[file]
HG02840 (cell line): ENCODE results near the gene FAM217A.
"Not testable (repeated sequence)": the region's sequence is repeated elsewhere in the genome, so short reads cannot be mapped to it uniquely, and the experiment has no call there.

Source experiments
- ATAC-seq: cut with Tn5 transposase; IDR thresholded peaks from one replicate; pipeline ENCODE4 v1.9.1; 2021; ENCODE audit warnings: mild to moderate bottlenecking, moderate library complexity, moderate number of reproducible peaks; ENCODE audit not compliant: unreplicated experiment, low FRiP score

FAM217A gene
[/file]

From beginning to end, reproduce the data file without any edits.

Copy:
HG02840 (cell line): ENCODE results near the gene FAM217A.
"Not testable (repeated sequence)": the region's sequence is repeated elsewhere in the genome, so short reads cannot be mapped to it uniquely, and the experiment has no call there.

Source experiments
- ATAC-seq: cut with Tn5 transposase; IDR thresholded peaks from one replicate; pipeline ENCODE4 v1.9.1; 2021; ENCODE audit warnings: mild to moderate bottlenecking, moderate library complexity, moderate number of reproducible peaks; ENCODE audit not compliant: unreplicated experiment, low FRiP score

FAM217A gene